Unlike in offline spaces, where time typically needs to be added to allow for late-comers, most Zoom participants tend to arrive right on time, or even a bit early (source: Lyn Carson).

Idea: Always have things for people to do if they arrive early, or in the first five minutes at the beginning of the meeting while you’re waiting for everyone to arrive. This can be related to the content of the meeting, but arguably may be even better if it isn’t. On one webinar, the facilitator held a little poll and invited a bit of an informal discussion in chat before the start of the meeting.


Idea: Try connecting with the offline world by asking everyone to bring an object that represents them — or something about them. In one webinar, presenters used the example of “something that represents your sense of humor.”

Use of Non-Verbal Methods

At times, visuals, text, polls, or other non-verbal methods may be preferable to doing everything in audio-video form.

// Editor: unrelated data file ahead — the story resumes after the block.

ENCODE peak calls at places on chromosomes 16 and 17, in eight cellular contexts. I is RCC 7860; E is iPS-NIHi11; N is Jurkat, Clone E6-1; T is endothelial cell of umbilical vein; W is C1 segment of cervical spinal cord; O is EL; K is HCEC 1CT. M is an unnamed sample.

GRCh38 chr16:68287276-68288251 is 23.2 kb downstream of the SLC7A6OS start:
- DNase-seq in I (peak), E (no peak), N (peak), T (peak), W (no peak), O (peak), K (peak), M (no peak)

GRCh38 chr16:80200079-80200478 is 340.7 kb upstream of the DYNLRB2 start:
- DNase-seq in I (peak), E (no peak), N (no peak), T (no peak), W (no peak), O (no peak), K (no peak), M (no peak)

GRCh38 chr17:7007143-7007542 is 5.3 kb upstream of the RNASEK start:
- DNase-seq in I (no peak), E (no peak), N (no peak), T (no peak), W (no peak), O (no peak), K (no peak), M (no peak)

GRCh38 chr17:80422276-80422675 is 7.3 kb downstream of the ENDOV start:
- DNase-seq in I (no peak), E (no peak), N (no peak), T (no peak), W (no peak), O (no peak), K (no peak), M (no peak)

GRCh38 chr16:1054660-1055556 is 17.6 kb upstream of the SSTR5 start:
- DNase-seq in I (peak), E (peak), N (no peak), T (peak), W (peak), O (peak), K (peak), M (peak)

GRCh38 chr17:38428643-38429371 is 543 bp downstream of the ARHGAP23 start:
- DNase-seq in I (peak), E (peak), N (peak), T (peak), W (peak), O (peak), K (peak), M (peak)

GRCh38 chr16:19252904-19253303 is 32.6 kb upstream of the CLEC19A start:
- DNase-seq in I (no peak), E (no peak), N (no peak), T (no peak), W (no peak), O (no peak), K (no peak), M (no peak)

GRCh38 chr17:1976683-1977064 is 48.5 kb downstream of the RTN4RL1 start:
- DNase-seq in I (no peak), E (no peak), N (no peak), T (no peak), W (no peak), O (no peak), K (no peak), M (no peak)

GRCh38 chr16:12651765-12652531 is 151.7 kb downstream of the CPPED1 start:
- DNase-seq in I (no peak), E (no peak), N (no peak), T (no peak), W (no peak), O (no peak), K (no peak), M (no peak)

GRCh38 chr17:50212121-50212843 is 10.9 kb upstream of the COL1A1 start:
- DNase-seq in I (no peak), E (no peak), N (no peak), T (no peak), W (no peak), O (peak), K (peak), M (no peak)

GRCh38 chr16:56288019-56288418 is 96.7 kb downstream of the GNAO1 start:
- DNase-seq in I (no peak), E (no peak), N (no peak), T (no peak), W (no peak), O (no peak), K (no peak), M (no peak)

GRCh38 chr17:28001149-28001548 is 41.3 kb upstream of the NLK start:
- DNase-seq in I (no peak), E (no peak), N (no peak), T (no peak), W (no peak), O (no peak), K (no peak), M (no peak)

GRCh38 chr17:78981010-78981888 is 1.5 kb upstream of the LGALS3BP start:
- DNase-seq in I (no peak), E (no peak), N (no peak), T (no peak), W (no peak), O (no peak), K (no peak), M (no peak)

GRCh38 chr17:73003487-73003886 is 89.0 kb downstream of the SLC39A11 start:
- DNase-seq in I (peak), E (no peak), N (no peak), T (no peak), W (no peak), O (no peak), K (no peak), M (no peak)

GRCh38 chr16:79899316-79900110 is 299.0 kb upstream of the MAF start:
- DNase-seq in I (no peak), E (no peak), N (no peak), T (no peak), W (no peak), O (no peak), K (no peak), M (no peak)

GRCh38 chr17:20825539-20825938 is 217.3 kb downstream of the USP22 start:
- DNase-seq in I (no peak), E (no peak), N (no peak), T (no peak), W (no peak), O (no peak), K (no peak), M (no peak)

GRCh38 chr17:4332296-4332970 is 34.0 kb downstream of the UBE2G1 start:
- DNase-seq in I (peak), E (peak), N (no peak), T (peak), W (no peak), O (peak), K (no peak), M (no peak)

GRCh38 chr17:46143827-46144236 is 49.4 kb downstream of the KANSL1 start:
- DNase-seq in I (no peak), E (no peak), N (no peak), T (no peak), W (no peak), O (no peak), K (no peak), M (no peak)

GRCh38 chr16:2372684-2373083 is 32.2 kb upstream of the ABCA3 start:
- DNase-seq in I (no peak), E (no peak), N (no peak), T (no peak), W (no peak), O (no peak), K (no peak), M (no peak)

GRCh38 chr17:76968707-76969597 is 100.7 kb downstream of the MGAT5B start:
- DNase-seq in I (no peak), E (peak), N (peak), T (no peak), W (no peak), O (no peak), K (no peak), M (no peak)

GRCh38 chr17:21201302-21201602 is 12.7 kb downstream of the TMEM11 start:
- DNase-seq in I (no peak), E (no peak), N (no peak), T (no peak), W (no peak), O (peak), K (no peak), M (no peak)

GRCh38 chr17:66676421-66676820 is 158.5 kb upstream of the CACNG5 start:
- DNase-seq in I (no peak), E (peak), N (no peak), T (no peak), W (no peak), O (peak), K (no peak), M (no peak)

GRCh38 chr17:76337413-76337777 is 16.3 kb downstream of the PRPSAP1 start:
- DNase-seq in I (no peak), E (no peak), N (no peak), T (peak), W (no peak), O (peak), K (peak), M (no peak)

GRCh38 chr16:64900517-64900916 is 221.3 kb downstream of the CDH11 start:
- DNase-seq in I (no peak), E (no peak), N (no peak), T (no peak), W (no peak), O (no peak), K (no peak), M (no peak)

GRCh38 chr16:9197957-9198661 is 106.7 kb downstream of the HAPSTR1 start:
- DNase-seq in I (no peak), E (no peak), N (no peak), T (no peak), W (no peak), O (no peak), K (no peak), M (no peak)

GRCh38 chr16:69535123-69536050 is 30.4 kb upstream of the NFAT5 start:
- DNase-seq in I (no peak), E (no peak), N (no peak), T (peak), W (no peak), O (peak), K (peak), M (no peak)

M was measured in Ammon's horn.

For example, in some Zoom university classes, professors ask opinion-based questions through anonymous polls. Then the whole class views the results, and students have the opportunity to elaborate on their opinion if they wish (source: Annabelle LaRosa).

Plenaries vs. Small Groups

One of the general principles of online deliberation is to rely even more on small groups for any sort of deliberative work than we would . If genuine deliberation in 20-, 30-, or 40-person settings is hard in person, it’s essentially impossible online. The use of smaller breakout 

Democracy Co (Australia): physical post-it notes with panelist names on each that can be moved around to small groups as they get mixed up, so you can keep track of who is with whom (without needing to rely on looking online only)

Marcin/Poland: breakout room’ function exists on Zoom, Jitsi and other similar platforms.
Graham: qiqochat allows to move among different breakout rooms on zoom without host assigning people to the room
Robin (HD): Could keep track of who’s in what group (and who has been in which group) via a spreadsheet
Carson: use Zoom feature to see map of breakout rooms.
Carson: make all participants a co-host so that they can switch rooms as they wish

Editing Documents Together Online

Democracy Co (Australia): Google Doc is being edited by a scribe and then they just share their screen (rather than everyone editing the document)